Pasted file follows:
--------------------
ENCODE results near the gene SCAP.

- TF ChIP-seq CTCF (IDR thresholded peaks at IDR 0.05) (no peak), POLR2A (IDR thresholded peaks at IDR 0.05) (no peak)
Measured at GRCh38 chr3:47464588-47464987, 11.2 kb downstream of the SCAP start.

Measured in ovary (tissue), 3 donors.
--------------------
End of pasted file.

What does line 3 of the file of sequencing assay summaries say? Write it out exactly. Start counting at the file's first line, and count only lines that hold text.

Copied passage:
Measured at GRCh38 chr3:47464588-47464987, 11.2 kb downstream of the SCAP start.